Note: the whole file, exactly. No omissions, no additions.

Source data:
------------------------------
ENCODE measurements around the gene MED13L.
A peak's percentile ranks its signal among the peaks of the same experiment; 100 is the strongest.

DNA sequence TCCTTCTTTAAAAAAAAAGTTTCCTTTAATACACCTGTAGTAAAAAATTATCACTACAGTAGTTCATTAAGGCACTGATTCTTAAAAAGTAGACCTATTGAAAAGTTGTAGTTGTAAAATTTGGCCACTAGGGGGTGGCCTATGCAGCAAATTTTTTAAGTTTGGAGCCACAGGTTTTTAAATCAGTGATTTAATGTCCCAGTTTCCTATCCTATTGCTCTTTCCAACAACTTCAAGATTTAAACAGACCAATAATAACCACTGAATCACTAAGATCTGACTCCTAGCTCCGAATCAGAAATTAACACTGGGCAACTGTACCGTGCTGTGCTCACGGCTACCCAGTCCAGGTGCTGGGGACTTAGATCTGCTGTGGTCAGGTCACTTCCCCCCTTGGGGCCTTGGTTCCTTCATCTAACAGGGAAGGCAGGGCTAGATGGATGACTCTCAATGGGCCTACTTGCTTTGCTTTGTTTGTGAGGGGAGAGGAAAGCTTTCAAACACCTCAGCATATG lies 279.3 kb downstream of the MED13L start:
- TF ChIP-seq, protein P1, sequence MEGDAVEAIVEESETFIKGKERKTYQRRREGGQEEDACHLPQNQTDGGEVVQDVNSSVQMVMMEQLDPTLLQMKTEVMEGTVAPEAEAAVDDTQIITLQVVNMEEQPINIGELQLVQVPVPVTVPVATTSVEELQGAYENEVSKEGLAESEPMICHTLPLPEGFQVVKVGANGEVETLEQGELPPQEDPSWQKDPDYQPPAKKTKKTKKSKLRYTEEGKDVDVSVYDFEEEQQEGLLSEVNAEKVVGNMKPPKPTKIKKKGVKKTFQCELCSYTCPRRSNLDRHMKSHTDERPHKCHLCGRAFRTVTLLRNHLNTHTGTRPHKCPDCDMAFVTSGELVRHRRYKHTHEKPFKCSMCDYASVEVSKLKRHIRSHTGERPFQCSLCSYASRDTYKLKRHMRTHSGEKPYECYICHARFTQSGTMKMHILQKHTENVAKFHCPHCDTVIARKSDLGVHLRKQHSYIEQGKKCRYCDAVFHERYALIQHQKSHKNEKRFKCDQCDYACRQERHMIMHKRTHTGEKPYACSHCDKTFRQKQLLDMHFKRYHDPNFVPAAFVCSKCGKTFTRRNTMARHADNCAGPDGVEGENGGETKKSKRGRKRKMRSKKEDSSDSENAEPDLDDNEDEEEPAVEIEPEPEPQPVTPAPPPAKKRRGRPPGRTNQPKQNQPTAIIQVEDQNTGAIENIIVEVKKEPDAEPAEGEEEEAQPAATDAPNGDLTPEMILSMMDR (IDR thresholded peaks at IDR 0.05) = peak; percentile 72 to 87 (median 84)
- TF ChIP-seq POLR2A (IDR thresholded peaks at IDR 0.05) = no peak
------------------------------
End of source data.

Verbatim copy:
ENCODE measurements around the gene MED13L.
A peak's percentile ranks its signal among the peaks of the same experiment; 100 is the strongest.

DNA sequence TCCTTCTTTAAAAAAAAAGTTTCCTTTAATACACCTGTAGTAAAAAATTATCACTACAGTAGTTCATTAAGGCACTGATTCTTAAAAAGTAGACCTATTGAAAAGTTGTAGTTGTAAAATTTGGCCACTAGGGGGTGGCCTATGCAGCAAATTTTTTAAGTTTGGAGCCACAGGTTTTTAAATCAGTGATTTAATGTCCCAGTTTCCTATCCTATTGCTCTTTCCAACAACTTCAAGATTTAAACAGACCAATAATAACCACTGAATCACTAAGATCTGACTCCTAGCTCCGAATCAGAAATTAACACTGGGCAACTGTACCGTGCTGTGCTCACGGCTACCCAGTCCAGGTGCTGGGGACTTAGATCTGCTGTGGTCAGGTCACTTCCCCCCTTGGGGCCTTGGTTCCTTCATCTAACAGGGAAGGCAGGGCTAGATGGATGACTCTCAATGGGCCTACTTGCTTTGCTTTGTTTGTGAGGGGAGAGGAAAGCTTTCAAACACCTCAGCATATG lies 279.3 kb downstream of the MED13L start:
- TF ChIP-seq, protein P1, sequence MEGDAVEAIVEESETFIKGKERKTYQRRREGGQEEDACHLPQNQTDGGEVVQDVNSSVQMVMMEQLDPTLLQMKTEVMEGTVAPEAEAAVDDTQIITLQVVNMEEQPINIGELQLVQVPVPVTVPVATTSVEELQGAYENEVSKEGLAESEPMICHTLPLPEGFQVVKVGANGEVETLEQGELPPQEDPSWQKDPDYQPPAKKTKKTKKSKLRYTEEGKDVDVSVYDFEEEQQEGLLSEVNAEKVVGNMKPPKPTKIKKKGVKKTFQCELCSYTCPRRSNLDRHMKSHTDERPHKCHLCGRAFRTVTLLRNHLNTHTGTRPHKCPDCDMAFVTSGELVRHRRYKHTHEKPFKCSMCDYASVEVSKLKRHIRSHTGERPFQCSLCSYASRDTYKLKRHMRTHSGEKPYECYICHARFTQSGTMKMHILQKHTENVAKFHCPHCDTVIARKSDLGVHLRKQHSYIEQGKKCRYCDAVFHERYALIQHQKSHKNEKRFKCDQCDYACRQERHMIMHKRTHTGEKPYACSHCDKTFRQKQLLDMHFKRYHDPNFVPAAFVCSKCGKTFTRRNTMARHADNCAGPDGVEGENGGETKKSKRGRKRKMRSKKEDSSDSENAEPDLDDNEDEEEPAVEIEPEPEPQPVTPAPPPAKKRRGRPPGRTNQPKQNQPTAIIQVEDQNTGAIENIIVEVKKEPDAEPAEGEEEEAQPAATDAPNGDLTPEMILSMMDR (IDR thresholded peaks at IDR 0.05) = peak; percentile 72 to 87 (median 84)
- TF ChIP-seq POLR2A (IDR thresholded peaks at IDR 0.05) = no peak